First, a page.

Monday Muddle: parson, person

Monday Muddle: parson: (noun) member of the clergy; vicar; priest person: (noun) an individual; human being
A sign on a shop window that reads, "Only 2 parsons allowed inside".

Sometimes I am asked, “Do people really mix those up?” Yes. All the muddles I share with you have been seen in real life. Usually they are in the middle of a document, and I just add them to my list. Occasionally, I have a photo of them.

Now, to be fair, I’m not completely certain if this store has had previous problems with gangs of clergy that they are trying to avoid, or if they just had trouble with their spelling. Either way, someone may be confused about who is allowed in.

Monday Muddle: opt in, opt-in

Monday Muddle: opt in: (phrasal verb) choose to enroll; choose to register; choose to participate Used most frequently to indicate signing up online for an email list. opt-in: (adjective) usually used before "form" or "box" to describe the place where someone can choose to register; (noun) a shorter version of "opt-in form" For example: My opt-in is on every page of my website.

I have seen “optin” as one word without a hyphen used as a noun occasionally. It is not yet standard, but I expect it will be one day. If you choose to use this variant, be aware that autocorrect may change it to “option”.

Wednesday Writing

What grammar issue–simple or complex–always seems to trip you up? What does your editor always point out as a mistake, but you don’t understand why?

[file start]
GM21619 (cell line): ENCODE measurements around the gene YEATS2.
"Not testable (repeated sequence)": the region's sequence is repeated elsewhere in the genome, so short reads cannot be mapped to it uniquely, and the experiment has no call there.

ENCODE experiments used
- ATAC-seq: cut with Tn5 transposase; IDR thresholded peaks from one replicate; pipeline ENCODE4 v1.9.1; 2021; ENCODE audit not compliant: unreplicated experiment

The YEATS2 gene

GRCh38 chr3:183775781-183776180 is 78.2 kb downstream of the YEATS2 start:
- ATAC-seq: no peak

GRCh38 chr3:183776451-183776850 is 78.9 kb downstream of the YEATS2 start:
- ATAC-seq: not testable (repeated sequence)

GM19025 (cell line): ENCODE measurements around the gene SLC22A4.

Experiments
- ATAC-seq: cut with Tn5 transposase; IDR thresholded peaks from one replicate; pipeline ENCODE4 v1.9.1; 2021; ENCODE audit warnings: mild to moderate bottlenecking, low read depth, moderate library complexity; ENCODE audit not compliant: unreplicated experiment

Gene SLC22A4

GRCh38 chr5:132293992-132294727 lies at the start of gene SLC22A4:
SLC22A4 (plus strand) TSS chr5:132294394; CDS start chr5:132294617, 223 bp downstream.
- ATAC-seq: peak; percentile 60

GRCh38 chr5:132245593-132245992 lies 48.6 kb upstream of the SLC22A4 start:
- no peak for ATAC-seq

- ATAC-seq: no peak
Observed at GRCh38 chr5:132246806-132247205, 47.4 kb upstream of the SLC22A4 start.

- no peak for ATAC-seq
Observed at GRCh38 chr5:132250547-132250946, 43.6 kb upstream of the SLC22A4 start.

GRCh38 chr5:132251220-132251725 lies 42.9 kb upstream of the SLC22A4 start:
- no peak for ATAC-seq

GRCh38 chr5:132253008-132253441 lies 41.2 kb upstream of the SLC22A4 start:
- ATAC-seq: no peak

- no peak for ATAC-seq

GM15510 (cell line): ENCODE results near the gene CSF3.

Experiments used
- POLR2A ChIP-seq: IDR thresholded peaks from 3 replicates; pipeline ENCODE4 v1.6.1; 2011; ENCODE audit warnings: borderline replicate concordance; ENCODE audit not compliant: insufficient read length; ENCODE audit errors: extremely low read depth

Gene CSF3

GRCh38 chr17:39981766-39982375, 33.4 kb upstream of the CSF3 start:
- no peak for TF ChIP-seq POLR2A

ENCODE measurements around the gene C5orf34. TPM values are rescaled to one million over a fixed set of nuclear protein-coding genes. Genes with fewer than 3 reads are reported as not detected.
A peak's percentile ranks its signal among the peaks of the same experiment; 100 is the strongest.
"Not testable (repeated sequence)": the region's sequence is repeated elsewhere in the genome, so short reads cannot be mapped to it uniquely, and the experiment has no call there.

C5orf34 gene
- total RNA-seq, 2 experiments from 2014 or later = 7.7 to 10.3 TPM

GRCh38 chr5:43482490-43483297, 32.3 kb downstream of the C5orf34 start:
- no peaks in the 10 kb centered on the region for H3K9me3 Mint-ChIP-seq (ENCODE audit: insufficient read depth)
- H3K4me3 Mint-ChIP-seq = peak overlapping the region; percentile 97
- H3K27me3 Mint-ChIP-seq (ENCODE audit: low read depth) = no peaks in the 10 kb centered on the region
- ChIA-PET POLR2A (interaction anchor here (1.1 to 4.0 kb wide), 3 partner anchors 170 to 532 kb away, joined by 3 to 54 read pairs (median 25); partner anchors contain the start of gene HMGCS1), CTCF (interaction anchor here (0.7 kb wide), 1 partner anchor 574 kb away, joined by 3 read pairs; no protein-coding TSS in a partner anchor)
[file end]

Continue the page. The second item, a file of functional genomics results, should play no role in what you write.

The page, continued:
What grammar issue would you like to understand better?

What Is A Fronted Adverbial?

Tweet from @CJessCooke: Anyone struggling with homeschooling should know that, despite having a PhD in Literature and having published 12 books, I only learned what a fronted adverbial was when my 8 year old's teacher said he doesn't use enough of them in his written work. My caption: What IS a fronted adverbial?
Have you seen this tweet? It has been retweeted over 3,700 times, but it has also been shared beyond Twitter. Do you know what a fronted adverbial is? I’ll explain it in this post.

I don’t have a PhD, but I do have a Master of Education degree, and the focus of my education and teaching experience has been language. Specifically the mechanics of language—grammar, spelling, and punctuation. I very likely have spent a lot more time studying grammar than Dr. Jess-Cooke has, and I had never heard of a fronted adverbial before either. 

I have been a language teacher for almost three decades. I have taught parts of speech to many people, in large classrooms and in individual tutoring sessions, in two languages. This term was new to me.

It turns out that what it represents is not new; it just has a new name. When I went to school, “adverbial” was an adjective, and it has been used to mean “pertaining to adverbs” since at least the early 1600s. I don’t know when “adverbial” began to be used as a noun. The only entry in my etymological dictionary is for the adjective, and Google’s Ngram Viewer only shows the word without delineating the part of speech.

If we wanted to express that a group of words was being used as an adverb, we called it an adverbial phrase or an adverbial clause (depending on the function of the words in the adverbial grouping). If there was one single word, we called it an adverb. 

Adverbs, and any grouping of words used as adverbs, are mostly used to modify—add more information to—verbs. They can also be used to modify adjectives and other adverbs. Where they are placed in the sentence does not affect their function. It may affect the flow and interest of your sentence, and they do need to be placed in a way that makes it clear what they are modifying, but there is no real-life quota for the percentage of adverbial phrases you should use or where you should place them. 

I don’t think the use of the word “fronted” makes this term any clearer, and I think there are simpler ways to express it, but I won’t elaborate on that in this post. Here is the answer you’ve been looking for: A fronted adverbial is an adverbial phrase that is used at the beginning of a sentence.